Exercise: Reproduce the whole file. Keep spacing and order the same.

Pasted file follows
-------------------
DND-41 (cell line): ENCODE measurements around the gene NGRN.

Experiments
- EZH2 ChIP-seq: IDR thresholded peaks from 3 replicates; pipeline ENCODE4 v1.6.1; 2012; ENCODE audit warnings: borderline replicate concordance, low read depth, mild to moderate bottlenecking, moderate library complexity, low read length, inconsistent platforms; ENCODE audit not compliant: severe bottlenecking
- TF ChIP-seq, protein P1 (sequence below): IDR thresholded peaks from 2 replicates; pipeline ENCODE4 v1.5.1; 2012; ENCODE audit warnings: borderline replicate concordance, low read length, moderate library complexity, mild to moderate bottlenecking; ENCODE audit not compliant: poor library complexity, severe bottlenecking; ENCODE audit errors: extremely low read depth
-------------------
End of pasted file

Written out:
DND-41 (cell line): ENCODE measurements around the gene NGRN.

Experiments
- EZH2 ChIP-seq: IDR thresholded peaks from 3 replicates; pipeline ENCODE4 v1.6.1; 2012; ENCODE audit warnings: borderline replicate concordance, low read depth, mild to moderate bottlenecking, moderate library complexity, low read length, inconsistent platforms; ENCODE audit not compliant: severe bottlenecking
- TF ChIP-seq, protein P1 (sequence below): IDR thresholded peaks from 2 replicates; pipeline ENCODE4 v1.5.1; 2012; ENCODE audit warnings: borderline replicate concordance, low read length, moderate library complexity, mild to moderate bottlenecking; ENCODE audit not compliant: poor library complexity, severe bottlenecking; ENCODE audit errors: extremely low read depth